5 things: What happened to the Badgers defense we knew?
MADISON, Wis. — If you are of the mindset that most bowl games are merely glorified exhibitions, then Wisconsin’s 31-24 senior day loss against Penn State on Saturday won’t be all that upsetting. The Badgers are still headed to a New Year’s Day bowl game — it just won’t be on the prestige level of the Orange Bowl.
Wisconsin assured itself of that after being outplayed by the Nittany Lions, who scored 24 unanswered points to take control at Camp Randall Stadium. Wisconsin (9-3, 6-2) still has an opportunity to win double-digit games, but fans certainly thought it would come before the bowl game.
Here are five things we learned about Wisconsin from Saturday’s game:
1. Michael Caputo’s on-field presence is important
Caputo entered the day ranking second on the team in total tackles (62), but he did not play against Penn State. He suffered what is believed to be a head injury earlier in the week, and Nate Hammon started in place of him at safety.
Hammon was taken advantage of on the first series from scrimmage for Penn State, when he missed a tackle on a 68-yard touchdown pass. He finished with five tackles.
“Michael is a huge loss for the defense,” Badgers coach Gary Andersen said. “He’s in every package. Found out on Monday afternoon I believe it was that that situation with him was probably wasn’t going to be able to play.
“I believe he’ll be back for the bowl game. He’ll be fine. We’ve just got to get him back where he needs to be. We’re going to take all the precautions with kids to make sure that we’re making all the right decisions. It was a major loss to not have Michael out there.”
2. Wisconsin won’t be going to its fourth straight BCS bowl game
Badgers players really didn’t talk much about the BCS bowl possibilities over the past two months. They said that, if they took care of their business, things would work themselves out.
That likely would have been true, but the Badgers will never know now. Many pundits slated Wisconsin to play in the Orange Bowl against Clemson. Instead, UW is probably headed to the Capital One Bowl. It’s only a difference of about 3 1/2 hours geographically, but the difference in prestige is worlds apart.
3. Wisconsin’s defense has more issues than we thought
All the statistics suggested the Badgers were one of the best defenses in college football. But Penn State made Wisconsin look silly, increasing its tempo and throwing the Badgers completely off guard.
Wisconsin allowed Christian Hackenberg to throw for 339 yards with four touchdowns and no interceptions. Zach Zwinak rushed for 115 yards, and the Nittany Lions gained 465 yards as a team. The Badgers entered the day allowing just 278.5 yards per game, which ranked No. 6 nationally.
The most embarrassing drive took place to begin the third quarter, when Wisconsin couldn’t sub in its personnel quick enough. As a result, the Badgers ran plays with nine and 10 men on the field. In another instance, Wisconsin was flagged for an illegal substitution penalty.
“They changed the pace,” Andersen said. “That was very unusual for them in that personnel group that they were changing the pace was very unusual. Something we had not seen. Didn’t handle it well. There is no excuse why we should’ve been and could’ve been on the field or in a position to be on the field.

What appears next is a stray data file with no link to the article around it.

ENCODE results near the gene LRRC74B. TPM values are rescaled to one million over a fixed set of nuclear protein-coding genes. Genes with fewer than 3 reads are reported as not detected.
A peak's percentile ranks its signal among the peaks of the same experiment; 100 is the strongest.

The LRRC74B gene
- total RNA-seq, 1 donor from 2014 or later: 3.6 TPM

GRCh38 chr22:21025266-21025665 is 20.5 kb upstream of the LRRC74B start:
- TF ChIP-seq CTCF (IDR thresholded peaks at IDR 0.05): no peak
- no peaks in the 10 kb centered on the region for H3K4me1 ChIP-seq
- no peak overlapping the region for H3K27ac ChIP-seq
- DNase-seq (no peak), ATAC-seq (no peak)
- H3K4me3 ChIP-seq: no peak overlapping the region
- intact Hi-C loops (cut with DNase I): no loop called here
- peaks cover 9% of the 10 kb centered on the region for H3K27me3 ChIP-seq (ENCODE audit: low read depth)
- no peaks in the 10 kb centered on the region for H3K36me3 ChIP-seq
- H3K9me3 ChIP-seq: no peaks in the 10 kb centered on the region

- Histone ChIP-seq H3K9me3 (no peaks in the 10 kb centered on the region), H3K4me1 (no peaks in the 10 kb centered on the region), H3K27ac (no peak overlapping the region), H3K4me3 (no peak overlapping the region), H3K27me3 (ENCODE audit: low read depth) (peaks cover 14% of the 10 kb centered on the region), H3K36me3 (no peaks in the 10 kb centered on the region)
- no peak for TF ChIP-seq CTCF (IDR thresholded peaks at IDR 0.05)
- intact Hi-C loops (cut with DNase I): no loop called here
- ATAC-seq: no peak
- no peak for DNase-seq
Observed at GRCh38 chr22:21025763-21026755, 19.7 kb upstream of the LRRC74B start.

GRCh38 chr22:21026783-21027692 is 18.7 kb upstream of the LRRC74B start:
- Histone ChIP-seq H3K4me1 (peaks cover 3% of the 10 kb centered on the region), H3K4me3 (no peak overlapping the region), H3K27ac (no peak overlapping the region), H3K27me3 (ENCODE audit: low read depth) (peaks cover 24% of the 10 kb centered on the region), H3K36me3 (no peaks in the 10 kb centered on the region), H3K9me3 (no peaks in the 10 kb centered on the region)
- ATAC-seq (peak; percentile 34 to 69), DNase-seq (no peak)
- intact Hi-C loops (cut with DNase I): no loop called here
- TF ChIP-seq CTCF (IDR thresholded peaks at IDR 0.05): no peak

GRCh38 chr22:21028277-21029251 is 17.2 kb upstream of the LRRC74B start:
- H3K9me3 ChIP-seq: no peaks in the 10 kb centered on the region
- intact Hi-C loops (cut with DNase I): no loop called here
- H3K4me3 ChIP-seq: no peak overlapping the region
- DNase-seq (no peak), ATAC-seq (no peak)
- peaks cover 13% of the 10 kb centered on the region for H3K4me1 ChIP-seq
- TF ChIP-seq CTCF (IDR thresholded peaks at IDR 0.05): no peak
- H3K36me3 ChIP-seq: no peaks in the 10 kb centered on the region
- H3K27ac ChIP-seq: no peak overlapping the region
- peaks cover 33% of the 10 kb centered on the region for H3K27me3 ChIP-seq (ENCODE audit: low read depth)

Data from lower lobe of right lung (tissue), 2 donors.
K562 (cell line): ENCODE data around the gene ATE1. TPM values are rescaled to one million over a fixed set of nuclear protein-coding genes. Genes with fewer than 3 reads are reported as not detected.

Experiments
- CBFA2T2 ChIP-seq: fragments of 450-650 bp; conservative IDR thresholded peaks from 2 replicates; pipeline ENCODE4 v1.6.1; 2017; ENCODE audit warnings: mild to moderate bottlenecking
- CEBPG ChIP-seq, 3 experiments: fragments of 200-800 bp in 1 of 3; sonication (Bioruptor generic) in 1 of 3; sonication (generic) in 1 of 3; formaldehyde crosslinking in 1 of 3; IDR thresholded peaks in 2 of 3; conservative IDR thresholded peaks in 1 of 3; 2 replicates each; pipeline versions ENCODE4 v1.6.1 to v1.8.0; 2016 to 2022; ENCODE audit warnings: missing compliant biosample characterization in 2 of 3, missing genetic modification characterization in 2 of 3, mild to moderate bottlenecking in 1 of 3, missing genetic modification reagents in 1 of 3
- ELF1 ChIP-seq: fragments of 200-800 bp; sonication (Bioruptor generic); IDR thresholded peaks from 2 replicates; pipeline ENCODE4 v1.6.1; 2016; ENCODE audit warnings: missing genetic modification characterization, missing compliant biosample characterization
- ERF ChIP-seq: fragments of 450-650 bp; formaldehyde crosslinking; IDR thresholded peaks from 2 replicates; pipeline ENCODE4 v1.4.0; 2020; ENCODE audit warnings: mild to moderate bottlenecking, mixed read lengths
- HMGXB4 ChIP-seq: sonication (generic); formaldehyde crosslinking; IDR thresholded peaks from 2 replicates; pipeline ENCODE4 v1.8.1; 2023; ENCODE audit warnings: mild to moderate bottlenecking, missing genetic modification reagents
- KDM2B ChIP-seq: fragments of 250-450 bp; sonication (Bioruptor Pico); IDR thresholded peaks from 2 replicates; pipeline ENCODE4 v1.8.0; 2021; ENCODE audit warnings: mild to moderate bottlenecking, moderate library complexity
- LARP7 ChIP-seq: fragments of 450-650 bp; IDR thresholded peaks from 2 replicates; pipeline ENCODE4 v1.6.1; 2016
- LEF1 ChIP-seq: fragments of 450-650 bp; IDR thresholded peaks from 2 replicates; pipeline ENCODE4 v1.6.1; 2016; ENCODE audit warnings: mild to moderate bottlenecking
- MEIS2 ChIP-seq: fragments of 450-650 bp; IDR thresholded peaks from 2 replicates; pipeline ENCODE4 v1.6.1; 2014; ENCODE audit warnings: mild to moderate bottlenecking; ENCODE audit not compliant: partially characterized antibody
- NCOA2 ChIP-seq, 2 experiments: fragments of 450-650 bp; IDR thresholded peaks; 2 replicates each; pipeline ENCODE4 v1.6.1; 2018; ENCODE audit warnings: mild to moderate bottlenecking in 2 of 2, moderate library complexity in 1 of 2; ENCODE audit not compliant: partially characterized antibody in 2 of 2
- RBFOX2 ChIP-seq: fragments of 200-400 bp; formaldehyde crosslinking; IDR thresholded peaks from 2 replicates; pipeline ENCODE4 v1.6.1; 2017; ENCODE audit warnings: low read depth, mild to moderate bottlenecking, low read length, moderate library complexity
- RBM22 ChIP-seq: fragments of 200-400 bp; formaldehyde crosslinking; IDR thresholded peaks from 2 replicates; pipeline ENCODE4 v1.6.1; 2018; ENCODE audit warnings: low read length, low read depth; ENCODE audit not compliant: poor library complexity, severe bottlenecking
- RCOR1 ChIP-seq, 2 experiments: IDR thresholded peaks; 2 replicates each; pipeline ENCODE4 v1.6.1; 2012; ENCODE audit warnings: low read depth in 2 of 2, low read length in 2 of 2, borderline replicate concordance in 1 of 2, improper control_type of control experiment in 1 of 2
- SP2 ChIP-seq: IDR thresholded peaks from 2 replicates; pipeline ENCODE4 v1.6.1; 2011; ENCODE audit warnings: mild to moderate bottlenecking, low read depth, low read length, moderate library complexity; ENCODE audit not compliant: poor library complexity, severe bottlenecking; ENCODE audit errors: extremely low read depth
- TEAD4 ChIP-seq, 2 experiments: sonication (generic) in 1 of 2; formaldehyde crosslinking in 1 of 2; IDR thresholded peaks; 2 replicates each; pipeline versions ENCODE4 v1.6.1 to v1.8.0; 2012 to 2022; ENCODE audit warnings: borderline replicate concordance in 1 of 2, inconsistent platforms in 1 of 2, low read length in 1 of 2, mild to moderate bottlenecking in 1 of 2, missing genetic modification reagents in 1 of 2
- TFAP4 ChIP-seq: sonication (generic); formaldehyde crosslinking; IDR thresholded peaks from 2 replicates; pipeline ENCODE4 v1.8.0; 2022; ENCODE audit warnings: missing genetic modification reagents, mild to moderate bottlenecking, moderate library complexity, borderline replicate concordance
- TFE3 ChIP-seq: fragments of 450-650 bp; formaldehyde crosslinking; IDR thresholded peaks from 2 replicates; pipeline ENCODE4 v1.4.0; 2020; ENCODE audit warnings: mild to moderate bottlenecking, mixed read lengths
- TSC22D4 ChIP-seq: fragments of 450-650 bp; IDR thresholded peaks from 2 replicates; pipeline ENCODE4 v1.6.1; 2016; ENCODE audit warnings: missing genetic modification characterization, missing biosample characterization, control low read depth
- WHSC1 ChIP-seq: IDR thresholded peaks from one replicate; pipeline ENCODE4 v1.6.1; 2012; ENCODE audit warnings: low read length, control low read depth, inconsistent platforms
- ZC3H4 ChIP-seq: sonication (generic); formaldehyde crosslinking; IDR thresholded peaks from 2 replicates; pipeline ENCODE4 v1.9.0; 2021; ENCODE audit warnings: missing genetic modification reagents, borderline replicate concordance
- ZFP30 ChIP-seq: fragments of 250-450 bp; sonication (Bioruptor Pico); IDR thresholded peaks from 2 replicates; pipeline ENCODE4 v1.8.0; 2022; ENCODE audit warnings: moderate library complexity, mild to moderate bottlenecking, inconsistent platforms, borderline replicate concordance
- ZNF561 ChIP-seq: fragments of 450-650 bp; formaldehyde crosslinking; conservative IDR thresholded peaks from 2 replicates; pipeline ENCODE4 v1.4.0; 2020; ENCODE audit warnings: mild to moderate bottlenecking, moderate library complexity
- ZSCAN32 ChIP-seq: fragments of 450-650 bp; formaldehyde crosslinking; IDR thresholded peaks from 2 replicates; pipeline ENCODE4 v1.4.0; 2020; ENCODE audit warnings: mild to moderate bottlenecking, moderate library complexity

“We weren’t, and it starts with the coaches. That starts with me. That’s not the players’ fault. We’ve got nine guys out there in that spot. Coaches have to be better communicating faster. It’s got to get from the box down to coach (Dave) Aranda so he has a chance to make a call.”
4. Questions about a quarterback battle are sure to increase
Wisconsin quarterback Joel Stave’s numbers say he threw for 339 yards, which marks a career high. He also set career marks with 29 completions and 53 pass attempts. This season, he has 20 touchdown passes, which ranks third for a single season in program history.
Still, Stave has now thrown 12 interceptions. And though two of those Saturday could be classified as not his fault — he had a fumble with no pass protection scooped up for a pick and another intercepted on a last-second Hail Mary — he has had too many inaccurate passes. That will leave many fans clamoring for backup Bart Houston to give Stave a run for his money during spring camp.
The coaches have been patient with Stave’s inconsistency. But during some of the biggest games this season, he has been wildly inaccurate. That could be the cold weather, and some could be a lack of pass protection. If he can’t make strides as his career progresses, maybe Houston will get the shot fans believe he deserves.
5. The Badgers should be confident in their kicking game
This will probably get lost in the game because Wisconsin didn’t win. But how about sophomore Jack Russell stepping in there for the biggest kick of his career and drilling a 48-yard attempt to bring Wisconsin within 31-24? Russell’s previous career long was 38 yards, and we all remember he began his career missing his first four kicks.
Russell’s career has been up and down to this point, but he continues to instill confidence in coaches by coming up in the clutch. He has now made 8 of 11 field goals and will be a good bet to retain that starting kicking job when he is a junior.
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